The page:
Covering the Bases: Bill Blundell’s Story Blocks

Covering all the bases. On any assignment, that’s one of the biggest challenges. Making sure before you get back to the keyboard that you’ve got everything you need to write your story.

As a young reporter covering fires and accidents, I carried a checklist to make sure I got all the information I needed, or at least could answer the questions my editor might have. (How many engines? What hospital? Charges?)

But when the story was more complicated than a two-alarm fire or a car crash with injuries, I needed more to make sure my story was complete.

That’s when I turned to the six elements that Bill Blundell devised for himself when he was writing page one stories for the Wall Street Journal and later shared as an influential writing coach. Describing his approach in “Best Newspaper Writing 1982,” the year he won the award for best non-deadline writing, Blundell said he used these six areas to organize his material. “A few of these things are of interest, and others may not be, but I always consider all six of them,” he said.

They are:


  1. History.
    When did this start? Who started it? What are the pivotal events on a timeline?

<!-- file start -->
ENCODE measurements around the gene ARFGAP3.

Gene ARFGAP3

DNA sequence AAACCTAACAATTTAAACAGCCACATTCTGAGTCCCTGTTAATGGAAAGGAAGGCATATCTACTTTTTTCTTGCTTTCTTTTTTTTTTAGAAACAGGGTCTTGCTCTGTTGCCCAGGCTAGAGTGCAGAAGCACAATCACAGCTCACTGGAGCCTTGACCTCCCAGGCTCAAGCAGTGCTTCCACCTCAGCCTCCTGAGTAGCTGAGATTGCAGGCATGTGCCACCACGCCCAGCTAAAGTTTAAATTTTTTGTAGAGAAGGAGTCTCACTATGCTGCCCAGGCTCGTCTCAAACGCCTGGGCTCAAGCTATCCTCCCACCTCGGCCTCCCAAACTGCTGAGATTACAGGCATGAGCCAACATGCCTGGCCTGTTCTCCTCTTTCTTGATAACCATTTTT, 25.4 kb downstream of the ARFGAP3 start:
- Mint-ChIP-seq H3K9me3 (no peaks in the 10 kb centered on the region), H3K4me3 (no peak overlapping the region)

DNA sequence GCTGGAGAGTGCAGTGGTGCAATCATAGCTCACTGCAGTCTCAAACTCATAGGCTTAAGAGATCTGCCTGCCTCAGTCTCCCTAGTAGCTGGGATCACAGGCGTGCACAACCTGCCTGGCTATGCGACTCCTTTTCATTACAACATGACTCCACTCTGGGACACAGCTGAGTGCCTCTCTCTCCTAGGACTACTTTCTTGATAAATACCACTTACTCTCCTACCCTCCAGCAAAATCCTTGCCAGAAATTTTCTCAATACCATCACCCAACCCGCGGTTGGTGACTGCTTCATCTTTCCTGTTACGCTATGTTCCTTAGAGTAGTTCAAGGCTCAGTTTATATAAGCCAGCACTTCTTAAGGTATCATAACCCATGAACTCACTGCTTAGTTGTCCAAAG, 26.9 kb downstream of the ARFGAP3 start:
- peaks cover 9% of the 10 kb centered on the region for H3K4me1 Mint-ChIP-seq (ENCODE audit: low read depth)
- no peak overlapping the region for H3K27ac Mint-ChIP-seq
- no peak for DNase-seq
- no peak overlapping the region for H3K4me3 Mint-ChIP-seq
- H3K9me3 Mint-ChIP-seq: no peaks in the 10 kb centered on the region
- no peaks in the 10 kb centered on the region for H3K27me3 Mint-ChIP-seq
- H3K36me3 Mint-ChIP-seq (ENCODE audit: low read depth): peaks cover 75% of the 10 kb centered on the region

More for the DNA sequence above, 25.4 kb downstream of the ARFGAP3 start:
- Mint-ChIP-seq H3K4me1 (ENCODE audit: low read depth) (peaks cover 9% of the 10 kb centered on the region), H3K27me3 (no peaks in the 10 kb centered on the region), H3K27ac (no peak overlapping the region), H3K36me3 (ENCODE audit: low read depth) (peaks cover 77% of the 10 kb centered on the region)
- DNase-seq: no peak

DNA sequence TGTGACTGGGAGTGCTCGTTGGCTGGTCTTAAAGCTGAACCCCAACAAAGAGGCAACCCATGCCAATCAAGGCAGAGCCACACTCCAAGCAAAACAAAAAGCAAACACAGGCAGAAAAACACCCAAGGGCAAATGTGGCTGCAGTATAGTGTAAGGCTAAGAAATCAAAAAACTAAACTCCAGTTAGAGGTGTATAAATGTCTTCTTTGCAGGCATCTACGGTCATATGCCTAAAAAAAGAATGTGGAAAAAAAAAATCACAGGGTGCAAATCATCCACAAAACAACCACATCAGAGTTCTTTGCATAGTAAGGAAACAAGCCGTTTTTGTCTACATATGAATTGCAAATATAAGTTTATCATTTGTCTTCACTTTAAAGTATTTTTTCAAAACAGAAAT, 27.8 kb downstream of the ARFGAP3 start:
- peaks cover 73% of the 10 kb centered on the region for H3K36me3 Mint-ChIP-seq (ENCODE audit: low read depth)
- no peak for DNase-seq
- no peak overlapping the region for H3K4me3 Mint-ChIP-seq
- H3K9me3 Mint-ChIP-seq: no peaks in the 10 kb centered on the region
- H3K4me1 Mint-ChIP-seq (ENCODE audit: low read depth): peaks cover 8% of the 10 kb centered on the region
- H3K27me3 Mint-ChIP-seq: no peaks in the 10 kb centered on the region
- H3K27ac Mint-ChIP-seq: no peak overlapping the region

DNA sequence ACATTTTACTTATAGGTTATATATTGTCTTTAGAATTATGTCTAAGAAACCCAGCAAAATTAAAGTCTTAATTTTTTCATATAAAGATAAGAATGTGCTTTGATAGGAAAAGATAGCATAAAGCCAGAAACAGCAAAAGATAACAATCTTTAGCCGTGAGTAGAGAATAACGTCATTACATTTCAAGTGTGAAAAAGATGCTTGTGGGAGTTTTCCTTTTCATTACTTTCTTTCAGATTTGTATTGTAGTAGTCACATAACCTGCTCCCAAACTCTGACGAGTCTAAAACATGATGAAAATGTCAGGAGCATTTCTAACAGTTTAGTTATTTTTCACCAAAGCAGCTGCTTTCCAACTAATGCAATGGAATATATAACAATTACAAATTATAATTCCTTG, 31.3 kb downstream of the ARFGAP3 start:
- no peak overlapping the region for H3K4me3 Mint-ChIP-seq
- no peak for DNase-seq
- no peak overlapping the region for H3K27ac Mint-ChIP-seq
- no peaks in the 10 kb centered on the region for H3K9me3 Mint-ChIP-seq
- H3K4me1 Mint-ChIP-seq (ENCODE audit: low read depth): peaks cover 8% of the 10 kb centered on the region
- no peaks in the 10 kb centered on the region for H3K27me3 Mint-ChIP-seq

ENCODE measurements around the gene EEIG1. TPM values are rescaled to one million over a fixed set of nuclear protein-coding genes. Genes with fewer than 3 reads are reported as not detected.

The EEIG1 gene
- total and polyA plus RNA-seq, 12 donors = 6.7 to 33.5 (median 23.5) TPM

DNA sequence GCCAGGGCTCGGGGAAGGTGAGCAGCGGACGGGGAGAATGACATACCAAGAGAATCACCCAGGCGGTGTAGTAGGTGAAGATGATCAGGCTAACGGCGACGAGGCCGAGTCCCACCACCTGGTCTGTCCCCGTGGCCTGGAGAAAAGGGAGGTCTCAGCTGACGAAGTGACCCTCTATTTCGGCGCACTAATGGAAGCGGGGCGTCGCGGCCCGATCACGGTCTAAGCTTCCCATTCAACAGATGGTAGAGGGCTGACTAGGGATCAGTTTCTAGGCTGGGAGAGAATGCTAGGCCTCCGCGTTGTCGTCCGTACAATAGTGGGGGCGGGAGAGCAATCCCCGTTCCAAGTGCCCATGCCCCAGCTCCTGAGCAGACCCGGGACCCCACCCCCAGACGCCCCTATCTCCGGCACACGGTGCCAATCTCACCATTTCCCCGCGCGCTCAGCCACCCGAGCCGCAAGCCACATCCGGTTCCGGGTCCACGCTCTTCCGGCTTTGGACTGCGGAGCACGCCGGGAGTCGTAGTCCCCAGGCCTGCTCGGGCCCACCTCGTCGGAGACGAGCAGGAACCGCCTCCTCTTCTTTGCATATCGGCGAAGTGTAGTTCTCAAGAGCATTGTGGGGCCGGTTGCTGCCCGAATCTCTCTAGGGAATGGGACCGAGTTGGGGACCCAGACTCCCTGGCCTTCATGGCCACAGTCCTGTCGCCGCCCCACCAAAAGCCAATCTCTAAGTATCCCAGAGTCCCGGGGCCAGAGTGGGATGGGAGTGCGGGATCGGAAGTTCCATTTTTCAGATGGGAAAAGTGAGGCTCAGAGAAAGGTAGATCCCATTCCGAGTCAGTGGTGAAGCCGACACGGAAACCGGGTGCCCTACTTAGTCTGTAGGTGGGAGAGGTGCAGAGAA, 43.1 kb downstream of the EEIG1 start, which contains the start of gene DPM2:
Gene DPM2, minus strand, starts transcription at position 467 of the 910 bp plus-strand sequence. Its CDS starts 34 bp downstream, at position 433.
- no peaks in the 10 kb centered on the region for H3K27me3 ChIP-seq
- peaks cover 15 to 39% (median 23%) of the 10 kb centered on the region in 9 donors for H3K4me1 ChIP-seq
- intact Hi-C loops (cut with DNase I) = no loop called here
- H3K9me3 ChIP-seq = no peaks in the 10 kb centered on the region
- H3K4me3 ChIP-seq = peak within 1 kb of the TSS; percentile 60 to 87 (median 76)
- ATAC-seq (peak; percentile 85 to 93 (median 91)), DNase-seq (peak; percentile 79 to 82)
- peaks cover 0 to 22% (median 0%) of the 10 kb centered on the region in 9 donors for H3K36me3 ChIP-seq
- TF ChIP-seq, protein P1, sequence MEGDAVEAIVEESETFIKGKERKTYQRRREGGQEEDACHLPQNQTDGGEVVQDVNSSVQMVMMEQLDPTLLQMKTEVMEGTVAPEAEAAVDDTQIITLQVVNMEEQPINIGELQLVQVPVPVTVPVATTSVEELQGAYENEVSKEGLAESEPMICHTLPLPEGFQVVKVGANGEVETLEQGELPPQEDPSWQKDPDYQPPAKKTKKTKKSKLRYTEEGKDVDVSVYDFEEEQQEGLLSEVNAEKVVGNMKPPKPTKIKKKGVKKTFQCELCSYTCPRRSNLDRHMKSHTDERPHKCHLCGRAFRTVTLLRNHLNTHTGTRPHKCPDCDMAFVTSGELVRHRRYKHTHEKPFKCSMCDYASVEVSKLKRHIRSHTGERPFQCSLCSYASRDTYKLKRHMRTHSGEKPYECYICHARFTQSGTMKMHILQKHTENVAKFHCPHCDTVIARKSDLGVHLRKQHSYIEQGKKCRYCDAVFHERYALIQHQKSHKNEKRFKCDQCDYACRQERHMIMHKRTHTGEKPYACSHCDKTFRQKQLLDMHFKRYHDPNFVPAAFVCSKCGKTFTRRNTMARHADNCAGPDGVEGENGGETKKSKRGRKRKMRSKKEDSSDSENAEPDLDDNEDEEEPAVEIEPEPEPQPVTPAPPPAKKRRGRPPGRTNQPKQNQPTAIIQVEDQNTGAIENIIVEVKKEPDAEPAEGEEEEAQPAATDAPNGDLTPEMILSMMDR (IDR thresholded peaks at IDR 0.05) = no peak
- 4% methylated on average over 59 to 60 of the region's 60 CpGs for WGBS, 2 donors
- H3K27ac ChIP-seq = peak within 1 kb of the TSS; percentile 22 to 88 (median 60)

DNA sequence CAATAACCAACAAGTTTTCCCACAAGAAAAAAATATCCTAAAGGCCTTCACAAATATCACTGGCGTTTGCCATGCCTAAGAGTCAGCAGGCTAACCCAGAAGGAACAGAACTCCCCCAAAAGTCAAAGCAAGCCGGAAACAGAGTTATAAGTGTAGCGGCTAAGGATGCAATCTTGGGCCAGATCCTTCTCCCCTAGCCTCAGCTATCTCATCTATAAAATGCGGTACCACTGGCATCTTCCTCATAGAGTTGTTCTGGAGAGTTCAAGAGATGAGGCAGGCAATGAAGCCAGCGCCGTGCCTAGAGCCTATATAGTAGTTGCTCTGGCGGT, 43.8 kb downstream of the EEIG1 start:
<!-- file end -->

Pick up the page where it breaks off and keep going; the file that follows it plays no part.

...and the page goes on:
2. Scope.
    What is the extent of the problem? How many people are affected? How much money is at stake?

  3. Central reasons.
    Why is this happening? What are the economic, social or political forces that created it, influence it, threaten it?

  4. Impacts.
    “Who is helped or hurt by this,” Blundell said, “and to what extent and what’s their emotional response to it?”

  5. Gathering and action of contrary forces. 
    “If this is going on, is somebody trying to do anything about it, and how is that working out?” Blundell said.

  6. The future.
    “If this stuff keeps up,” he said, “what are things going to look like five or 10 years from now, in the eyes of the people who are directly involved?”
For more, see Blundell’s excellent book, “The Art and Craft of Feature Writing.”

Blundell used the the six points to organize his reporting before he wrote. I think they can be equally valuable earlier in the process. As a roadmap for research, reporting and interviews, they offer powerful assistance with the reporter’s daily dilemma: developing expertise on deadline. 

A few years ago, a Poynter visual journalism fellow named Josue Evilla designed a bookmark so he and his colleagues could remember Blundell’s six points. I keep it on my desk to remind me to make sure I’ve covered all the bases. I hope it can do the same for you.

[ What bases do you always make sure to cover when you're reporting a story? ]

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